Maybe, in fact I mentioned that in my comments. This is more the traditional model of apprenticeship. But to be honest, I think that it would be extremely hard to enforce something like that in today’s arrangement of employment law. But if you could make that work then it would then be worth paying for the training.

    FWIW, I have employed a lot of technical people in my life, so those are the sorts of people I am used to working with. They are like herding cats, and it definitely isn’t worth paying to train them except in some highly specific skills. I have certainly heard of it happening (usually in big wasteful companies), but it is pretty common also for people to do certification and training on the side, sometimes with minimal support from the employer, often with the promise of a kick up in pay once they get the qualification.

  • neonsnake

    The use of “vocational” was perhaps unfortunate

    I don’t think so.

    What, I believe, you’ve articulated, is that we don’t live under a perfect libertarian society. If we did, we’d have councils (much decentralized) that would vote for and agree that vocational training as an important thing.

    Nothing “un-libertarian” about that.

    It’s important to note the difference between your public vs private dichotomy. Full on private leads us back into fuedalism. Which, y’know, is what our kind originated as “against”, with all the full throated passion we should have.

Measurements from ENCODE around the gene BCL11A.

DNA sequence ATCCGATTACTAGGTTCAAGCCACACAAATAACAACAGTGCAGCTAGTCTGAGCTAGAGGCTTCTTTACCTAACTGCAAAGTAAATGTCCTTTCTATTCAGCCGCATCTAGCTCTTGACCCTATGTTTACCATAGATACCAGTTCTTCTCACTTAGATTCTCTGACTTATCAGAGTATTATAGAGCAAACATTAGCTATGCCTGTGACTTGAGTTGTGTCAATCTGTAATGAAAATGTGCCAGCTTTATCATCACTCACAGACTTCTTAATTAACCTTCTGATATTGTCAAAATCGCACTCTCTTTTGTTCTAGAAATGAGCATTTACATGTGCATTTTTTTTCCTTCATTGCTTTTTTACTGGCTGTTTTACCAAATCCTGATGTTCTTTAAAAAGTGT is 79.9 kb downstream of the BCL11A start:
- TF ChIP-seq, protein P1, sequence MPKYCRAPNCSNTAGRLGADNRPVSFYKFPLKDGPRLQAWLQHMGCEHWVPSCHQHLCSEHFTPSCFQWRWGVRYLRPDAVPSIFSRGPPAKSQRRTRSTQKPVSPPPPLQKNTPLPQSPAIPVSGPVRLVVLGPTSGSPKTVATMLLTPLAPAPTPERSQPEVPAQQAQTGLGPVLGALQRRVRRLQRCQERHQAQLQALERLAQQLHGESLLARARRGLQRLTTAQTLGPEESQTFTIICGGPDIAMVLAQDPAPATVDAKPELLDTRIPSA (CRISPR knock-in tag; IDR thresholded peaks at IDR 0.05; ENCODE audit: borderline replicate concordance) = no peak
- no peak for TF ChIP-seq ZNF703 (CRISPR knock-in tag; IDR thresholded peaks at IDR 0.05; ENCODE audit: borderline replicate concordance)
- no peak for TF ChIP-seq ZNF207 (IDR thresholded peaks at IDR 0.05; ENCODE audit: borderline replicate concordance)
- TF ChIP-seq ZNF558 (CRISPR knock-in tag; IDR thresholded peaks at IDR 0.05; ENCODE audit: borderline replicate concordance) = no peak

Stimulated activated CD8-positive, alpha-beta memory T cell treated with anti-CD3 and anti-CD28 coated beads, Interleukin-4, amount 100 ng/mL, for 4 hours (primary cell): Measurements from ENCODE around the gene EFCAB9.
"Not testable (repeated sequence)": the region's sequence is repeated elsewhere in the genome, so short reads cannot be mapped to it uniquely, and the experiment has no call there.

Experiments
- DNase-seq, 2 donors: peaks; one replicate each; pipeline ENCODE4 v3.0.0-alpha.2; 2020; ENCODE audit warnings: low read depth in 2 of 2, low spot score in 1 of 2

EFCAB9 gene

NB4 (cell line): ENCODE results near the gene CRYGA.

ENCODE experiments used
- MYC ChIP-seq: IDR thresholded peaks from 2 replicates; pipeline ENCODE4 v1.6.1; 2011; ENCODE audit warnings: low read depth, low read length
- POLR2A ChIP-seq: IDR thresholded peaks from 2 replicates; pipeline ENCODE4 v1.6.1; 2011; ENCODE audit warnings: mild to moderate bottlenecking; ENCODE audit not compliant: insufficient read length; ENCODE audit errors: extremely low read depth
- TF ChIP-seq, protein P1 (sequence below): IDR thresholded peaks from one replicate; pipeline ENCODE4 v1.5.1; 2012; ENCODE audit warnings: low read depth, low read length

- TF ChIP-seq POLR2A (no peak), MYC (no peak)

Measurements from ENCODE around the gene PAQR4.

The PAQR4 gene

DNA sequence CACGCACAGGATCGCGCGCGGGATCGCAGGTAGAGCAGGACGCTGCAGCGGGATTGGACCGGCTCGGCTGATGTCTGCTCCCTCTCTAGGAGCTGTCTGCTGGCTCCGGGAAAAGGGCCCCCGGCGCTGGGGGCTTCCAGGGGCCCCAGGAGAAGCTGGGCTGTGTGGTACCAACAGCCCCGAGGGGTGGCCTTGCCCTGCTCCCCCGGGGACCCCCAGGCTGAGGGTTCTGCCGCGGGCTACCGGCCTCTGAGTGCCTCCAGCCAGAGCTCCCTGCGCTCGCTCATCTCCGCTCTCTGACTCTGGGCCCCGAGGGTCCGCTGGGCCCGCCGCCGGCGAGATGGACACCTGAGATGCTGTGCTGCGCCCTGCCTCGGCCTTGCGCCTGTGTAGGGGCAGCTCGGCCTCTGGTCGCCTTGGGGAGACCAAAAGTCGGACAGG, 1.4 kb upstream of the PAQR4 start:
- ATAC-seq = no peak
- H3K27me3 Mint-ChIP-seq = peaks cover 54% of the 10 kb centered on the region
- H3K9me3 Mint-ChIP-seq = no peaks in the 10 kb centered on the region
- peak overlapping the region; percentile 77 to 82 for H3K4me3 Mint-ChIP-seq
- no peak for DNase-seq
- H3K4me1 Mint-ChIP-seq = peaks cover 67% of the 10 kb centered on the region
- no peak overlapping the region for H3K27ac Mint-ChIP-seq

😉 😆

  • If we did, we’d have councils (much decentralized) that would vote for and agree that vocational training as an important thing.

    We would? I suspect Libertopia would view education & training as entirely within the purview of private schools, home schooling & on-the-job vocational schooling, with very few ‘councils’ voting on anything at all that was not related to collective threats 😉

  • neonsnake

    ? I suspect Libertopia would view education & training as entirely within the purview of private school

    That’s Havil-land.

    In Neon-Town, on t’other side of the valley, we have an elected council to make those sorts of decisions.

    Libertopia has room for many types of setup.


  • Paul Marks

    NickM – you may well have a point about on-the-job training.

    But I think there is a role for formal institutions of such training – as long as they are not government funded or controlled.

    “Statehood means fences” (The Man Who Shot Liberty Valance) and this is presented as a positive thing – even in the National Review account of the film.

    “Fences” put up on the land of OTHER PEOPLE – the government helping arable farmers steal the land of cattle ranchers.

    Then the land which is being used for arable farming (when it is not suitable for that purpose) becomes a “dust bowl” – and there are demands for yet more statism to “prevent this happening again”, when the government made it happen the first time.

    A land of little farms under the benevolent rule of the government – with children sent to government schools to sing the praises of said government (literally – for the “Pledge of Allegiance” does not even mention the Constitution, and that is not accident as it was written by two SOCIALISTS Edward and Francis Bellamy) – no that is not going to work, at least not universally.

    Let different forms of farming (cattle or arable) develop naturally – in places where the soil and climate is suitable for them.

    No taking of land (by force) and other such.

    No surprise – I do not like the film “Shane” either.